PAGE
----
Important planks of China’s economic growth (and the rest of the fast-growing economies in the East) are the efficiency and innovation capabilities of the domestic banking and financial system. Banks and financial markets are an important engine of economic development and growth. They are also a source of potential disasters.
But to keep pace with the expectations of high economic growth, banking and financial markets need to be liberalised, freed up to become more competitive and responsive to the financial and investment needs of other important domestic sectors. The practical problem here is that too much liberalisation and deregulation without the necessary countervailing risk-reducing (prudential and supervisory) regulation and bank managerial experience and expertise can produce the opposite to that intended (at least in the short run).
Overdoing liberalisation and other deregulation moves can create the conditions for a financial relapse or even crisis. The modern history of emerging economies, especially those with the kind of impressive growth rates that China has achieved, serves as a warning to learn from the lessons of others.
In the meantime, an immediate and pressing issue for China is whether and how it should relax its present capital controls. This liberalising move entails a freer movement of capital both within China and across its borders.
Why should China make this move? Unlike many other emerging economies, China has an ample supply of domestic funds. Chinese firms and people save more than enough.
The problem for China is that in channeling these savings via the banking system into companies, the interest rates paid to depositors are skewed in relation to corporate banking rates (see The Economist, March 3). Effectively, bank lending subsidises domestic industry and taxes Chinese depositors. This, in turn, distorts the economy since it suppresses consumption and private business through prioritising investment, industry and state-owned borrowers.
As a result, savers switch to housing instead (to avoid this de facto bank tax) and housing bubbles can start to inflate (and housing and property bubbles are notorious forerunners of possible financial crises). At the same time, restrictions on capital outflows abroad lead to a burgeoning stockpile of foreign currency reserves. Effectively, these reserves are denied the opportunity to make good investments abroad.
But immediately relaxing these capital controls (both within China and across its borders) has its dangers. The Asian financial crisis in the late 1990s was fueled by tides of ‘hot money’ flowing into and out of Asian economies. So China needs to learn from the past mistakes of some other countries.
The Peoples Bank of China (PBOC) has recently produced a report that argues the case for opening up the financial system. This study sets out a ten-year, staged timetable for liberalising capital restrictions. The process begins with Chinese businesses purchasing foreign companies.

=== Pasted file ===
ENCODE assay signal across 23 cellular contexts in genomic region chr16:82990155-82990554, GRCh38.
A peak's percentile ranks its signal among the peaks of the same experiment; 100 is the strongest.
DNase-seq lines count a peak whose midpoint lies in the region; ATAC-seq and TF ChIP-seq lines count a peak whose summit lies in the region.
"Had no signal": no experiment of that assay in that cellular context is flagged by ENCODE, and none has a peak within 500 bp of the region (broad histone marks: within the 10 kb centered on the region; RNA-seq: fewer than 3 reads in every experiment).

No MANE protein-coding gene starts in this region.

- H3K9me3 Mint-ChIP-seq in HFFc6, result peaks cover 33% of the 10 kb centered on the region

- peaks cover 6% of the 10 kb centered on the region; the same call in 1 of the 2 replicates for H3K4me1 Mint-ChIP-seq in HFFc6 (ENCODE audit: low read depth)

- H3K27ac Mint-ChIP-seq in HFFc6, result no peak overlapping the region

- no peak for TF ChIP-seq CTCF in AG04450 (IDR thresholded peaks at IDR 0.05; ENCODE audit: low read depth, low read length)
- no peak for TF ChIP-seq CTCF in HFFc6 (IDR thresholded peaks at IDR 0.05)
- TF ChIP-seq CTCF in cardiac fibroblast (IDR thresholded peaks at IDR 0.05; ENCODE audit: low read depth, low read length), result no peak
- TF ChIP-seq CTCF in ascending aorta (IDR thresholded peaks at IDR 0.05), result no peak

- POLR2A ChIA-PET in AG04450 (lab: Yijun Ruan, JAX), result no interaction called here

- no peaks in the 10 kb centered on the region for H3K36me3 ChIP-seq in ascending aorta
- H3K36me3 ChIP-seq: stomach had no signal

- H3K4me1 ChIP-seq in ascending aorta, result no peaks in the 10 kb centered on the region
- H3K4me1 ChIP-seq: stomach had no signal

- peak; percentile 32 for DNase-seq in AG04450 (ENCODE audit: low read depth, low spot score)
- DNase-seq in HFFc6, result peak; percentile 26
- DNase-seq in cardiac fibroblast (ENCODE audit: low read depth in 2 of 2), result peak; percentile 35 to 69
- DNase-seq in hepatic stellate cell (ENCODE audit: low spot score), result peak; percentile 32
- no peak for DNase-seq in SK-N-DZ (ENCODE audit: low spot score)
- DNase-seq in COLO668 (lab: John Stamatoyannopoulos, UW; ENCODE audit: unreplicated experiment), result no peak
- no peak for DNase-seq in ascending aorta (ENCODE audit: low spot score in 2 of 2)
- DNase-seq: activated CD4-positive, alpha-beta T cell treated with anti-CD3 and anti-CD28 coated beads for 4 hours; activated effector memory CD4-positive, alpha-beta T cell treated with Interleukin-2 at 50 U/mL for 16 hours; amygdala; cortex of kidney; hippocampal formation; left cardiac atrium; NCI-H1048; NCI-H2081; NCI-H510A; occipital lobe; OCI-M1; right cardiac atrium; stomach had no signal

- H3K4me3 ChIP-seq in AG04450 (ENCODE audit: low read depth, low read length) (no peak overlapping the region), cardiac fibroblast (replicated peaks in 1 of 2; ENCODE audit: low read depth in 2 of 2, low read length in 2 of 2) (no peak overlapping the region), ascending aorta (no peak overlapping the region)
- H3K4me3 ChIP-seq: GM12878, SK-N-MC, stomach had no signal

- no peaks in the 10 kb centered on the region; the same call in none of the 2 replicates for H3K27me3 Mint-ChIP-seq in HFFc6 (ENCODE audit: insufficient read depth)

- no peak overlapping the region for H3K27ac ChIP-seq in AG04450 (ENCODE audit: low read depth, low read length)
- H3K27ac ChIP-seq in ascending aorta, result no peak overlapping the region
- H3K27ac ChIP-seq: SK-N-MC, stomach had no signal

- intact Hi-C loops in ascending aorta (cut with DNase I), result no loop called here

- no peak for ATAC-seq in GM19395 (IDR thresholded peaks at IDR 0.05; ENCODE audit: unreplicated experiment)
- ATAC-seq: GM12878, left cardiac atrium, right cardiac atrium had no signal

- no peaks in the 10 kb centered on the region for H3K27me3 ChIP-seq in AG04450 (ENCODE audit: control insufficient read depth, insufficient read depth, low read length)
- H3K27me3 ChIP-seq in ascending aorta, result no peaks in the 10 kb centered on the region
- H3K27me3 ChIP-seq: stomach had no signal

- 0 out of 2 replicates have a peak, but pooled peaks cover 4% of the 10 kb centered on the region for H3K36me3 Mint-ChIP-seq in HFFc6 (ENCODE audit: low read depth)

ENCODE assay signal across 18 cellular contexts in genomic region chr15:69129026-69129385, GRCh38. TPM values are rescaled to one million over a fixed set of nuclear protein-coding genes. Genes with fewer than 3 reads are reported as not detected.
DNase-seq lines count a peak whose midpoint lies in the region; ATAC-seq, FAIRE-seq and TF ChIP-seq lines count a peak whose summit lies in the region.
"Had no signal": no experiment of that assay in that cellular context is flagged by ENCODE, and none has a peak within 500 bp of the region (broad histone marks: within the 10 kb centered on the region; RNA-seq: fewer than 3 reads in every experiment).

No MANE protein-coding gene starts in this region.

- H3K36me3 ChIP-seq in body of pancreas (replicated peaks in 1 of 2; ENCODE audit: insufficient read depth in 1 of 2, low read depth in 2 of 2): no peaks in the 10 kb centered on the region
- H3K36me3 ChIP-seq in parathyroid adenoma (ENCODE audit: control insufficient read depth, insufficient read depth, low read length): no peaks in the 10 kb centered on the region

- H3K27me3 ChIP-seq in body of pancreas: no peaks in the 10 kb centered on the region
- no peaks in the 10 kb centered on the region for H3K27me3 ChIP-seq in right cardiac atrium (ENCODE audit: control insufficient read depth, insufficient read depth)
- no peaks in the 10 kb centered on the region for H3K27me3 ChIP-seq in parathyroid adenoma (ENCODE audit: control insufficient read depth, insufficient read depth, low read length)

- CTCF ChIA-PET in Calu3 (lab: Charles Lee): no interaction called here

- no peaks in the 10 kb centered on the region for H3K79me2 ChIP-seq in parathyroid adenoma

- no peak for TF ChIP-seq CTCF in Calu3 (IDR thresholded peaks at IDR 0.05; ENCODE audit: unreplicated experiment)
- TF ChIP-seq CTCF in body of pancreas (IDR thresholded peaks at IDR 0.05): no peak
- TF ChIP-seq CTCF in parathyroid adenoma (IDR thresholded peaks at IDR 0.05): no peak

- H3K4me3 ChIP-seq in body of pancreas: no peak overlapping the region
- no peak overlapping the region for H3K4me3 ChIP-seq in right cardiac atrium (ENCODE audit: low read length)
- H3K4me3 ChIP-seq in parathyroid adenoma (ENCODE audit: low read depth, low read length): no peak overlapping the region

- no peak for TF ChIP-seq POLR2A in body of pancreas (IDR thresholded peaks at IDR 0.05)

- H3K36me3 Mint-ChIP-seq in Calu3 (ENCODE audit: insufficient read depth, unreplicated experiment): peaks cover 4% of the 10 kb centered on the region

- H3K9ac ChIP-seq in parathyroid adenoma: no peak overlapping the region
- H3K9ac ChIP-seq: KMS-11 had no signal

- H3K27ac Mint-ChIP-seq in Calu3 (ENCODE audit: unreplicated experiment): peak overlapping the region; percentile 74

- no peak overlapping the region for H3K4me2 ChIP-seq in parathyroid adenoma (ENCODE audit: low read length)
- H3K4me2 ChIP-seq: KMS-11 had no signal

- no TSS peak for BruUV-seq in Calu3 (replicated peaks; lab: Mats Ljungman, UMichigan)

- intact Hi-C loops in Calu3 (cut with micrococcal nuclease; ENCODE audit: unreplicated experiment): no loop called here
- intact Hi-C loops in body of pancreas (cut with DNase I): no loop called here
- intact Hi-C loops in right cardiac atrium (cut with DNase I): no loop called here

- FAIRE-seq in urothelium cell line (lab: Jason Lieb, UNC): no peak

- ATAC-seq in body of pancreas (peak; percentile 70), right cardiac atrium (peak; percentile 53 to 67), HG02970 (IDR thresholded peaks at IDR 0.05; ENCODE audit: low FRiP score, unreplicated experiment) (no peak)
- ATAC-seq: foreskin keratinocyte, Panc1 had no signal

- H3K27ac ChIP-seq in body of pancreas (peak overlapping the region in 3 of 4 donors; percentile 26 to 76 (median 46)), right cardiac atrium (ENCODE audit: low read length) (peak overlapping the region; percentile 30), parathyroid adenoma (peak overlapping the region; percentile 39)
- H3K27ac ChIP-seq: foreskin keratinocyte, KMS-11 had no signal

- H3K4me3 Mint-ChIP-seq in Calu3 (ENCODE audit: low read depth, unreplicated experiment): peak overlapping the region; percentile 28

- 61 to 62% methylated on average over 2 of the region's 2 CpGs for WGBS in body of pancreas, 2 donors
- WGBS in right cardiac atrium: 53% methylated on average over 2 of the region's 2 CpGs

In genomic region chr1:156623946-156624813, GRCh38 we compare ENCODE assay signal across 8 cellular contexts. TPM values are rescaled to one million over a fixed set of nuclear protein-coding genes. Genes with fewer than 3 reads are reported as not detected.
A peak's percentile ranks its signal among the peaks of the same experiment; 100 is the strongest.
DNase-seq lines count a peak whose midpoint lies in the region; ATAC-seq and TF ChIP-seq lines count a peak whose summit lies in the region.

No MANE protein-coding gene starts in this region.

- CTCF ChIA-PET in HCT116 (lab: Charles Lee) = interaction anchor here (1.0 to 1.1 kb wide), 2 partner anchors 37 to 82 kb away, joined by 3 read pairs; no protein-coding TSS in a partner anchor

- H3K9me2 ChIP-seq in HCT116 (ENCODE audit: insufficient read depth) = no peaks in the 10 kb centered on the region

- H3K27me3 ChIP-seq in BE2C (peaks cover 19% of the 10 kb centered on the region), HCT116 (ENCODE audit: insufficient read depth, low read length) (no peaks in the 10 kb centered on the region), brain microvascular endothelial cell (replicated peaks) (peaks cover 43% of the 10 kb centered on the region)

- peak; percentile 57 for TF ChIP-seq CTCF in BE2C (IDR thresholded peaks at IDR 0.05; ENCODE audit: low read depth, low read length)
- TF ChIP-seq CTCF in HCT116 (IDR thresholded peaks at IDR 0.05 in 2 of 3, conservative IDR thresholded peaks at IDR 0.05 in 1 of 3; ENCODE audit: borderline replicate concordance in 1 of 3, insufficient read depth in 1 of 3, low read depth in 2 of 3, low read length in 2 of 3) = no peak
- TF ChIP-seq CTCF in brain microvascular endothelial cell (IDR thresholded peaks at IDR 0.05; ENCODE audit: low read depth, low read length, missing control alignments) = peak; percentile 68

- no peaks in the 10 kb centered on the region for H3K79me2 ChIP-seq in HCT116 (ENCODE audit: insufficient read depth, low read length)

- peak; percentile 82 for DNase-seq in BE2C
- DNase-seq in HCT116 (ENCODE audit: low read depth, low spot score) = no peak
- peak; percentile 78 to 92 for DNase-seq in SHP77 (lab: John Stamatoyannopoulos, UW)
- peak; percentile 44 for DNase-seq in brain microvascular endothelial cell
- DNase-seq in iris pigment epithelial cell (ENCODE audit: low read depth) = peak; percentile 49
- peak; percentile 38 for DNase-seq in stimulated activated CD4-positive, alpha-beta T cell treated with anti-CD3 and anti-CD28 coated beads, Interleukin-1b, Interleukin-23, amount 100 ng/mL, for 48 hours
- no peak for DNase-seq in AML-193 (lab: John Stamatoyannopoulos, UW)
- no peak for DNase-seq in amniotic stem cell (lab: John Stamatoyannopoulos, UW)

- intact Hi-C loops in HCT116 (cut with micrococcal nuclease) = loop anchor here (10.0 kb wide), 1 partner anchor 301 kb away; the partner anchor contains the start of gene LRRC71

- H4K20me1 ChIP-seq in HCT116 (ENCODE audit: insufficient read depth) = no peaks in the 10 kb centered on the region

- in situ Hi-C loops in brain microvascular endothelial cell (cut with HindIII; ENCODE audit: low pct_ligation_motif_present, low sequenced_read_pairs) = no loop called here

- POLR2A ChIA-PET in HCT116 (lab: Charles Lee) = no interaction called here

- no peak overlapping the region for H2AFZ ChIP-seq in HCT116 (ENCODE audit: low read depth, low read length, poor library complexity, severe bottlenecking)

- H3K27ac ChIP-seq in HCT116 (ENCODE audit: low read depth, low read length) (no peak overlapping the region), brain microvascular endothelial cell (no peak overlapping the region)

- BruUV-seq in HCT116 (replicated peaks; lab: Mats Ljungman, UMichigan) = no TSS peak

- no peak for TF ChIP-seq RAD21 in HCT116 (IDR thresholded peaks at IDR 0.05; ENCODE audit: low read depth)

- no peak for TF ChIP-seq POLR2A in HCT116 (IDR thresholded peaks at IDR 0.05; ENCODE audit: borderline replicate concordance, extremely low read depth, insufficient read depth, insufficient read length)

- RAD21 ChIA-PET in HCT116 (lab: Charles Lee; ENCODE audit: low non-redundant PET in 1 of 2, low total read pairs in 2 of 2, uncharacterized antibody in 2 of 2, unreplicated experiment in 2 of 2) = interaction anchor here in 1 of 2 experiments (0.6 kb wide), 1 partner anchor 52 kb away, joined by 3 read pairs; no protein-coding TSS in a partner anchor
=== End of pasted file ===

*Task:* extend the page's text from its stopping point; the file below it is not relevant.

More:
There are many good reasons for China to go ahead with these plans, especially if the government wants the yuan to become successful as an international currency (which it apparently does).
Nevertheless, there are dangers. Too rapid a liberalisation could seriously disrupt the Chinese financial system. For example, liberalising external capital controls before deregulating domestic restrictions could lead to large outflows by depositors in China’s state-owned bank into foreign bank accounts and stockmarkets. Domestic interest rates need to be liberalised first in order to incentivise depositors keeping their money within the Chinese banking system.
In this context, China has a dilemma. To do nothing is tempting. There will be costs and may be negative outcomes (at least in the short run) if things go wrong. So ‘doing nothing’ clearly has its attractions. It is at least an apparently ‘safer’ option.
But to do nothing also carries risks. If China is to continue growing strongly and remain politically stable, capital must be allocated efficiently. This requires liberalisation of the domestic financial system and easing restrictions on capital outflows.
Reform, then, is needed, but it must be staged if China is to avoid the mistakes that other countries have made. The first step is a series of staged moves to liberalise and strengthen its own domestic financial system. The message from recent history is …’to prevent bubbles and crashes, capital account liberalisers should remain in the back seat while the domestic reforms keep pedalling’ (The Economist, March 3).
China is clearly at a challenging cross-roads in its present trajectory towards establishing its global position. At the same time, this is the first year that China will target a growth rate of under 8 per cent (7.5 percent is the target for this year). This will certainly help reduce global trade imbalances, although it will impact on commodity-rich supplier countries to China.
China cannot avoid the need to liberalise and reform its domestic economy. The signs are encouraging that the savvy Chinese will surely not repeat the mistakes of the recent financial experiences of other liberalising and deregulating countries. Whatever they do and however they do it, though, there will surely be consequences – not only on their own domestic economy, but also on the global one.
Professor Ted Gardener